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Pointless pay checks

The days of the cumbersome and bureaucratic threshold assessments carried out this year for around 200,000 teachers are surely numbered. Professor Ted Wragg's authoritative study of the process, which we describe today, graphically illustrates how money desperately needed in schools has been wasted on verifying headteachers' decisions about pay rises for their staff. Cambridge Education Associates, a private firm, has been paid pound;12 million this year to fund assessors to ensure that the threshold standard was the same across the country. Yet in only a third of 1 per cent of cases, involving just 71 out of 19,000 teachers in the study, have their views differed from those of headteachers.

The Leverhulme-funded research also shows that the threshold exercise has nothing to do with better teaching or raising standards. So this aspect of the Government's performance-related pay package fails to improve performance. Headteachers said that its main effect was to increase the burden of record-keeping on an already overloaded profession. Though some of the 12 per cent of eligible teachers who decided not to apply may have opted out because their heads told them they had no chance of success, some may simply have been too busy to complete the detailed five-page essay containing evidence of pupil progress.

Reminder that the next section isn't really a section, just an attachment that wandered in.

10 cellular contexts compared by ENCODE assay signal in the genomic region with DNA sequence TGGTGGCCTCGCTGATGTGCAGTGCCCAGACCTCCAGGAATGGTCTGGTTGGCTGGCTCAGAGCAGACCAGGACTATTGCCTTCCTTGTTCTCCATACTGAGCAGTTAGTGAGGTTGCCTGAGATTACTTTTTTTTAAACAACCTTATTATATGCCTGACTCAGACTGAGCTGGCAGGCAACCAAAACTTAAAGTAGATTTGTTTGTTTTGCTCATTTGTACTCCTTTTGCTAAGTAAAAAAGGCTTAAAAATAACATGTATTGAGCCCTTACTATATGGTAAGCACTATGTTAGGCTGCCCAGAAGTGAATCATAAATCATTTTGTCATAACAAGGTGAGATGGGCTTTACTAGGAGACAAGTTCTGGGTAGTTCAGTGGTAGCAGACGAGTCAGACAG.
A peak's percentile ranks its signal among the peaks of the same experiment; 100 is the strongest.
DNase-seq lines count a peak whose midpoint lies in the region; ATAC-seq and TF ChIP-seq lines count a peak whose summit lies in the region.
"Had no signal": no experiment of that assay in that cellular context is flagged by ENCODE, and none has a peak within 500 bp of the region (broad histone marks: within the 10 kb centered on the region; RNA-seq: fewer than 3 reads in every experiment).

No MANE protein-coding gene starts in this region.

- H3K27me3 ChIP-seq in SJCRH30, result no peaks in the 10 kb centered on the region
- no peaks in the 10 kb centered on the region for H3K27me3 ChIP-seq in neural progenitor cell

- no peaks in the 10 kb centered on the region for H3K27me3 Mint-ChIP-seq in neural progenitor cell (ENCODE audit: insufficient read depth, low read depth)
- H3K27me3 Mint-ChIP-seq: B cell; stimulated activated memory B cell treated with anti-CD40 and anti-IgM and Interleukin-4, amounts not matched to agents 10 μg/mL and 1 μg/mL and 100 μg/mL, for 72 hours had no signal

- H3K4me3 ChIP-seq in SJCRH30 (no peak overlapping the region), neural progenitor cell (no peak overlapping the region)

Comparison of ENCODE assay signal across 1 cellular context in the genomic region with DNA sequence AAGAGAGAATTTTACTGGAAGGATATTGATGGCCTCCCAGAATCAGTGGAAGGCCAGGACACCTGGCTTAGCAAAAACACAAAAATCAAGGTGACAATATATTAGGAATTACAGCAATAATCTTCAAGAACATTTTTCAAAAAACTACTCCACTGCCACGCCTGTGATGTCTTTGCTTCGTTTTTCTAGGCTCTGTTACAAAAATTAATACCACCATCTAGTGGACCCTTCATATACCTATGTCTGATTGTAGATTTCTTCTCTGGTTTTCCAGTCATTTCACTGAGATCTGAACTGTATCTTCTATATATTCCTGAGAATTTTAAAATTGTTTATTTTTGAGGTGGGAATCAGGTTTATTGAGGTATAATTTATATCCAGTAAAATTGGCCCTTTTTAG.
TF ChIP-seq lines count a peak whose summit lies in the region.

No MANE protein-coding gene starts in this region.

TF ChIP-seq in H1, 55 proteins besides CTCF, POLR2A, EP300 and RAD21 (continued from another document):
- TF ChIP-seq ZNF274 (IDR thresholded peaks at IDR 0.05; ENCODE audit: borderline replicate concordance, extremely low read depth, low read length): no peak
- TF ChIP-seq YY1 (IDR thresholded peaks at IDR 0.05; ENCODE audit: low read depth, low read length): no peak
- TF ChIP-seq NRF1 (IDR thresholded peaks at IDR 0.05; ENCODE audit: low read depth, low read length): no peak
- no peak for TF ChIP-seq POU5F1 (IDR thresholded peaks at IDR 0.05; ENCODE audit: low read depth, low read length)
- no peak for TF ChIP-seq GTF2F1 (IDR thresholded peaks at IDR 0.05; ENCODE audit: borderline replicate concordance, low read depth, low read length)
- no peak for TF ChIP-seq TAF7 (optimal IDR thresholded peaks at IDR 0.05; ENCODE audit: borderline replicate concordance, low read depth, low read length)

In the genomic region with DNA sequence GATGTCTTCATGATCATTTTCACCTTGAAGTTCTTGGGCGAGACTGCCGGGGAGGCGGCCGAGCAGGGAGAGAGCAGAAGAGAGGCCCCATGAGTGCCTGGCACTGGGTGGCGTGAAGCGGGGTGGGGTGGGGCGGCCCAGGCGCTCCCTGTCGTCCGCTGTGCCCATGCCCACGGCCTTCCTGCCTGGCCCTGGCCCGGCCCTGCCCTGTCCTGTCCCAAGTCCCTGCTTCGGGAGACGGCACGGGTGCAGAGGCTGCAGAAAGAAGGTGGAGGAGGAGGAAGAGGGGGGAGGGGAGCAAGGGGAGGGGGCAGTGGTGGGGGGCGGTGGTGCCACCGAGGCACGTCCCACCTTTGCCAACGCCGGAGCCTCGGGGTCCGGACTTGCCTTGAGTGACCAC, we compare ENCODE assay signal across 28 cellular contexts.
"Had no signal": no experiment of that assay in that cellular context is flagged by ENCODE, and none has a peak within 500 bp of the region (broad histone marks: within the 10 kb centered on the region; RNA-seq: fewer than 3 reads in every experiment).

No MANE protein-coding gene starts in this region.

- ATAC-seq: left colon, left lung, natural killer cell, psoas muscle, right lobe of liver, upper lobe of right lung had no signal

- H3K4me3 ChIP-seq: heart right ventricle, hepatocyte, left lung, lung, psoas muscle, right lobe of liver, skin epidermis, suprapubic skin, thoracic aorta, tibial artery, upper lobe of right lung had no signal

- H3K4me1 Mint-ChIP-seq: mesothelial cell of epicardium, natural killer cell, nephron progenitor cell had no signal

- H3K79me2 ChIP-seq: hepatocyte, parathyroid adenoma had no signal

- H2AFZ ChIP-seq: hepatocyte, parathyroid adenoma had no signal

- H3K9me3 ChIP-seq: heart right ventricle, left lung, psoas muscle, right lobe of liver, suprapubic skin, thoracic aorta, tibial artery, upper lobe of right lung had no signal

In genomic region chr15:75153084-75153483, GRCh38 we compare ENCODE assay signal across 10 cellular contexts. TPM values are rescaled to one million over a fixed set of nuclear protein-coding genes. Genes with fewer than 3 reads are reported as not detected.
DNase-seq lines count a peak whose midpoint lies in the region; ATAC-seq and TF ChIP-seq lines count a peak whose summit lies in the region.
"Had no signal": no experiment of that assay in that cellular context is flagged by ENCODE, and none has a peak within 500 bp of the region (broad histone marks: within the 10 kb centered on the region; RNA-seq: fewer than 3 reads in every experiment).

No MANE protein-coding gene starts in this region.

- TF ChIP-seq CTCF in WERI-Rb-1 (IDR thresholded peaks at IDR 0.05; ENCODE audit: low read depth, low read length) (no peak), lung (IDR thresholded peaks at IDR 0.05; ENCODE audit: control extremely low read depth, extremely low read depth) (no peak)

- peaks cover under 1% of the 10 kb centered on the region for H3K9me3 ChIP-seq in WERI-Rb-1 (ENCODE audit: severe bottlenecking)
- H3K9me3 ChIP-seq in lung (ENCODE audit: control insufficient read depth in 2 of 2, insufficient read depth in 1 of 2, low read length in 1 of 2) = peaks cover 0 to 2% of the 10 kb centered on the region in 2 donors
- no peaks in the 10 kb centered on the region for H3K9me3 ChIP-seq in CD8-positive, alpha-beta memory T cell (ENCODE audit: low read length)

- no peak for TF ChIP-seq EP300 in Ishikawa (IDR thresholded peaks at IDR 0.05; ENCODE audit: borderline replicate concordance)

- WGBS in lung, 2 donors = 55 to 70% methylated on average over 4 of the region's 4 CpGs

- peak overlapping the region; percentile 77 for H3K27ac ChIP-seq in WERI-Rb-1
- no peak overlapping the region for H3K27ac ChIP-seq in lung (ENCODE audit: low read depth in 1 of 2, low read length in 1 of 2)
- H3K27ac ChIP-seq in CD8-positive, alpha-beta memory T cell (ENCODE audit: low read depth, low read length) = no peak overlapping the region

Some of Professor Wragg's findings are excellent news for the profession. The vast majority of eligible teachers applied for the pound;2,000 rise and 97 per cent were successful, a clear indication of the quality of teaching. If the scheme has done no more than deliver a well-deserved pay rise to teachers, most will feel that it has been worthwhile, whatever their principled objections.

But Ministers must think again about the way the assessment operates. Headteachers are not immune from prejudice and there must be external checks that the system is working fairly. That does not mean that assessors on pound;300 a day need to visit every school. They should be used only in the few cases where teachers wish to appeal against a headteacher's decision. The Wragg study is conclusive proof that heads were right to oppose the present elaborate, time-wasting arrangements.

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